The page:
Product Type: Cif household products
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A review about Jif ....Er I mean Cif
Cif Cream White
Member Name: l500589
Cif Cream White
Date: 09/10/12, updated on 15/04/13 (188 review reads)
Advantages: Great cleaning power
Disadvantages: cheap and lasts a while
Produced by a company called Unilever, Cif formerly known as Jif, and prior to that known as Vim, is a household product that always has a place in my kitchen cupboard.
It was launched in 1969 in France as a creamy, protective but powerful domestic cleaner. As mentioned above it started off as Vim, and then was changed to the name that it is most commonly referred to by my generation today, and the name that I still refer to it as today 'Jif'. In 2001 however ( I can't believe it was that long ago!) it was changed again to the name that still remains - Cif.
Cif comes in a long white plastic (recyclable) container with a hand grip cut out at the sides to make it easy to grip the bottle and to squeeze out the contents. The upper part of the bottle is curved and it is topped by a bright green click open top which fastens very securely. On the front of the bottle is a label with the green, red and white Cif logo along with a couple of pictures of sparkly clean ovens and bathrooms which gives a big clue to the intended use of this substance.
As I mentioned above Cif is a creamy liquid product that is used to clean kitchen and bathroom surfaces. It is a creamy looking liquid which contains micro particles, which give it a very subtle gritty texture which works it's way into grease and grime to help remove it from most surfaces. However, due to this rough texture it is not suitable for soft or delicate surfaces such as plastics, aluminium, or painted surfaces, as it would scratch into the finish.
It is recommended that Cif is applied with a damp sponge or cloth, and wiped over the required areas before rinsing or wiping with a clean damp cloth. If the Cif is not removed correctly it will leave a kind of streaky finish especially to stainless steel taps and fittings, but this just needs a bit more clean water rubbing onto it to get it looking like new.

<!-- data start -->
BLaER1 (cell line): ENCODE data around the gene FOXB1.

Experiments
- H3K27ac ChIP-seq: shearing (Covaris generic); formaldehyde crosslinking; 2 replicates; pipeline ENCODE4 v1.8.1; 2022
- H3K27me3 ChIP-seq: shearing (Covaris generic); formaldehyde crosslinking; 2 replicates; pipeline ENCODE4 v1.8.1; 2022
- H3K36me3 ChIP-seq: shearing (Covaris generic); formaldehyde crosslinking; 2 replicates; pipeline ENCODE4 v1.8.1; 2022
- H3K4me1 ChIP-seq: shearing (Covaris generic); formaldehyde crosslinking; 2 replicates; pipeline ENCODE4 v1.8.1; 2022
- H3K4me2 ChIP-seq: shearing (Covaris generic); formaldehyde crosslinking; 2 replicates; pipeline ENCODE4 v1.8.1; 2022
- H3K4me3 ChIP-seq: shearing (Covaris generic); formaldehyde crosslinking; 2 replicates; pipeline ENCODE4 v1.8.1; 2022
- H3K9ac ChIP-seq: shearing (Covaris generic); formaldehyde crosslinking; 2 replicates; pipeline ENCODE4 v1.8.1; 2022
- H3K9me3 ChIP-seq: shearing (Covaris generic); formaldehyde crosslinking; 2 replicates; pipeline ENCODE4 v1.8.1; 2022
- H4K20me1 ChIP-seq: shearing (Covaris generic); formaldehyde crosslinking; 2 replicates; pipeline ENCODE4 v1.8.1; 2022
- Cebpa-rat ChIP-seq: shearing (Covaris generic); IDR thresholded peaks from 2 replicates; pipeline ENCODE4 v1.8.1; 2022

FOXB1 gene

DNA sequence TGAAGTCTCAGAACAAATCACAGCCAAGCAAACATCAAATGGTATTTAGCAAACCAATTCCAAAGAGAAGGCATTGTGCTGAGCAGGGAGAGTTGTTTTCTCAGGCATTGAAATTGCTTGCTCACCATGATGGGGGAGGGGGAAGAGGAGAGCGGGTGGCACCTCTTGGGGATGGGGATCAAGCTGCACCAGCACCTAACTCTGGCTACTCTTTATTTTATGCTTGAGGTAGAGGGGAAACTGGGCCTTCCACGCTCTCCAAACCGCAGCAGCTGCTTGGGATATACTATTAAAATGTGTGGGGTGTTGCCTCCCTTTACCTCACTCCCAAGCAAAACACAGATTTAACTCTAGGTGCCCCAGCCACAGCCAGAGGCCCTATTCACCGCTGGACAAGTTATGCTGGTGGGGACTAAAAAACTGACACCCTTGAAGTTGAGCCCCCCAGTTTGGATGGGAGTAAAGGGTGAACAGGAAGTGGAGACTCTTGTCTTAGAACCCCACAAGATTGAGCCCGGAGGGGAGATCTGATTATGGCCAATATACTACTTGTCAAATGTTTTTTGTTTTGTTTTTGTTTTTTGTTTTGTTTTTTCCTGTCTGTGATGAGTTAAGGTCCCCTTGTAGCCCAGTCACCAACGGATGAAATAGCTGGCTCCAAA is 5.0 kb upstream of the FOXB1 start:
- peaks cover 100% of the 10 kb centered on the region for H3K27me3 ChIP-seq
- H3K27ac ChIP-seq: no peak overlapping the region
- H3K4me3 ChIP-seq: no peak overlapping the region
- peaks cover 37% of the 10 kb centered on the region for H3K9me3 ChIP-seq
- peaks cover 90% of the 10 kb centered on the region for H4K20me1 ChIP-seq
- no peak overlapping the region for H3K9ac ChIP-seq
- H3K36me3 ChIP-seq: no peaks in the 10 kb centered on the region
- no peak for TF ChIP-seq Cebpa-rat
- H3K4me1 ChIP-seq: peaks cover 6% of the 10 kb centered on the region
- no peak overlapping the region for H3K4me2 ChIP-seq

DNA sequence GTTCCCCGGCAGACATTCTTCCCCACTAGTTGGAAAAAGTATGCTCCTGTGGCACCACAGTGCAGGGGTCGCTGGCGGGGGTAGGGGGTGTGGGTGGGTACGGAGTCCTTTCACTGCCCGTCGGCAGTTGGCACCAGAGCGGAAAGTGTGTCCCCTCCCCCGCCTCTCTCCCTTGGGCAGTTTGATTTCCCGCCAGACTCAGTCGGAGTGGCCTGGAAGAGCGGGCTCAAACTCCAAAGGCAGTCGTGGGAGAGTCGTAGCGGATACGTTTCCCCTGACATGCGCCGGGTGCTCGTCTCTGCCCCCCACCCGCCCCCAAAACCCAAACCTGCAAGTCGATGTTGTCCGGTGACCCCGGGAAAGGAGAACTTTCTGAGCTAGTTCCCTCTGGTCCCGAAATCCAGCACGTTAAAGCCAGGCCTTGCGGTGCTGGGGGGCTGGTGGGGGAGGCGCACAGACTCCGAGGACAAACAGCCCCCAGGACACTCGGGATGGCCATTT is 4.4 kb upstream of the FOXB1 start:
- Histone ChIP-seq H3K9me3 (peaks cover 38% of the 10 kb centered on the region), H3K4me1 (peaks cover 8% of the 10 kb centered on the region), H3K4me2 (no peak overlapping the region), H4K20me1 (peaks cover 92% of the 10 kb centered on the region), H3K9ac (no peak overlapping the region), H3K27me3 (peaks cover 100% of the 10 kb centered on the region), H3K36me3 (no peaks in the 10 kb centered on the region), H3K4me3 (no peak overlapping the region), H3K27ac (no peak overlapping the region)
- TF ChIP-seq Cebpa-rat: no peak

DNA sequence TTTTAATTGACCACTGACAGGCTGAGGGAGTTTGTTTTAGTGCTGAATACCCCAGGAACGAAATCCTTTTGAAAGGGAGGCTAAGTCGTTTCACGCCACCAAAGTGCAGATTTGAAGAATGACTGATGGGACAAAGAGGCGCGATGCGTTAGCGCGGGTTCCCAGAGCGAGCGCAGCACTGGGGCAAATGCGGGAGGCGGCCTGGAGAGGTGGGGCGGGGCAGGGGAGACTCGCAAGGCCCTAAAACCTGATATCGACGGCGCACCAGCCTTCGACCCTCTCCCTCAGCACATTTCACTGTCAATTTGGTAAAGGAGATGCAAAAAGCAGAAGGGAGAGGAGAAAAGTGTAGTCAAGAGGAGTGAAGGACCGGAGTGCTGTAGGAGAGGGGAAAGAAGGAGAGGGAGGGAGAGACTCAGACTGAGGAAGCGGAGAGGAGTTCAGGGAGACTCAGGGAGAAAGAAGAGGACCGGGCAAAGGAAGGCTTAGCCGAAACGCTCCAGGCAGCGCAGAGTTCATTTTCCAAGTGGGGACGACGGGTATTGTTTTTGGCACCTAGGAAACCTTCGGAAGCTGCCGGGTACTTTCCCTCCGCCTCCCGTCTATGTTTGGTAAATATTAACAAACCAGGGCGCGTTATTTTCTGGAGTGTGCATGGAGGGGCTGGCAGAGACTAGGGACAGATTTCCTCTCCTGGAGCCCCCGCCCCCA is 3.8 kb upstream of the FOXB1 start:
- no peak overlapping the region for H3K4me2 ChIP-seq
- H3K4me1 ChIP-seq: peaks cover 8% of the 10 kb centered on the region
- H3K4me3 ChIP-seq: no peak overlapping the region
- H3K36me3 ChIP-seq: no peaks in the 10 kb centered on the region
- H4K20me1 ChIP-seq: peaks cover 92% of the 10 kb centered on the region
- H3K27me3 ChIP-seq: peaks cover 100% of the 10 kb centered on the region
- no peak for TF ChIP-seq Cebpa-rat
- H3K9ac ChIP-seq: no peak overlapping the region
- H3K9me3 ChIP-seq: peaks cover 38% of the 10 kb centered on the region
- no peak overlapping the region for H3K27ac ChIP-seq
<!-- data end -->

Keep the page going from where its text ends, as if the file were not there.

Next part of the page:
Apart from the kitchen and the bathroom where it leaves the sink, bath and taps sparkling, it can be used on stainless steel hand rails and fittings where it will make short work of light rust. It also (according to my mum) works well on white trainers to remove stains and get them looking nice and white again.
Overall I consider Cif to be a great versatile cleaner which if used correctly will be a good helper for all sorts of jobs around the home. It really does make things shine, and it really can clean the uncleanable (as stated on the bottle).
It is readily available from most supermarkets and convenience stores and generally retails for around £1:50 for the 500ml bottle. In my house a bottle of this lasts the best part of a year, as a little bit does go a long way. It is also available in larger sized bottles up to and including a 2 litre bottle which works out as a better value purchase, but it is bulkier to store, and as a small 500 ml bottle lasts me such a long time I have never needed to purchase anything bigger.
There are some cheaper brands available, but I have never needed to try them, as I think Cif is great value for the results that are easily achieved.
Thanks for reading.
Copyright © L500589 2012
Summary: A very handy bottle to keep in the house